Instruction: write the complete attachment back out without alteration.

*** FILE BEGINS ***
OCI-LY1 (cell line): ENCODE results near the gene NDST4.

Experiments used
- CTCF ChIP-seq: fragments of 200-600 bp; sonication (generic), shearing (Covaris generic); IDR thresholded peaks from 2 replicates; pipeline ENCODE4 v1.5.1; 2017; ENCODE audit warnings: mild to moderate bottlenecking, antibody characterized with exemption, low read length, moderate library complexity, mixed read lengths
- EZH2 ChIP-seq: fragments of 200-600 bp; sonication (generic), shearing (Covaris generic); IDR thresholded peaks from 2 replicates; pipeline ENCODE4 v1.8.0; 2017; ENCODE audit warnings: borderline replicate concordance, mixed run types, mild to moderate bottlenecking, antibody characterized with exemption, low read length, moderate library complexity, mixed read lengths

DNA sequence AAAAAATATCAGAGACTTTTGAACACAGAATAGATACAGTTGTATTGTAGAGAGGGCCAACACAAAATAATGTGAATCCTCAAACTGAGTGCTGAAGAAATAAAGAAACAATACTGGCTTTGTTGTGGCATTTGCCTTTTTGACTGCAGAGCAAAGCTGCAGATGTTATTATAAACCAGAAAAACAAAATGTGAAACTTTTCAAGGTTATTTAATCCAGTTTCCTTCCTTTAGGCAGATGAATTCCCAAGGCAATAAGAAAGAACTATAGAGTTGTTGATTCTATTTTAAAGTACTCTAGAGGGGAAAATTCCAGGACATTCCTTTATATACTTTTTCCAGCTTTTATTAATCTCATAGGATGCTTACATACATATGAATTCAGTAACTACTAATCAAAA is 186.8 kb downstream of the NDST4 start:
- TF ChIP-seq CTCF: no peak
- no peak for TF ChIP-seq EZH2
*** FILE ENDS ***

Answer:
OCI-LY1 (cell line): ENCODE results near the gene NDST4.

Experiments used
- CTCF ChIP-seq: fragments of 200-600 bp; sonication (generic), shearing (Covaris generic); IDR thresholded peaks from 2 replicates; pipeline ENCODE4 v1.5.1; 2017; ENCODE audit warnings: mild to moderate bottlenecking, antibody characterized with exemption, low read length, moderate library complexity, mixed read lengths
- EZH2 ChIP-seq: fragments of 200-600 bp; sonication (generic), shearing (Covaris generic); IDR thresholded peaks from 2 replicates; pipeline ENCODE4 v1.8.0; 2017; ENCODE audit warnings: borderline replicate concordance, mixed run types, mild to moderate bottlenecking, antibody characterized with exemption, low read length, moderate library complexity, mixed read lengths

DNA sequence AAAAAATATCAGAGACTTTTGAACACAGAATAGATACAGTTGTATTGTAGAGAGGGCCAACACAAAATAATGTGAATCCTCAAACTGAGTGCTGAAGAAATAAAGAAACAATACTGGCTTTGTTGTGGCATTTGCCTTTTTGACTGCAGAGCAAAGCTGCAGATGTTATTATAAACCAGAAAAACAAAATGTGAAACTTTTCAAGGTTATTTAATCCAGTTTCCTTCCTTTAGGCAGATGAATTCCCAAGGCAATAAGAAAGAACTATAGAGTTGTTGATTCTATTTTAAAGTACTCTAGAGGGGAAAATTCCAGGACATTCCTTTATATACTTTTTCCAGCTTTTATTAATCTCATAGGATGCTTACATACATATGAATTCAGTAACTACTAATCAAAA is 186.8 kb downstream of the NDST4 start:
- TF ChIP-seq CTCF: no peak
- no peak for TF ChIP-seq EZH2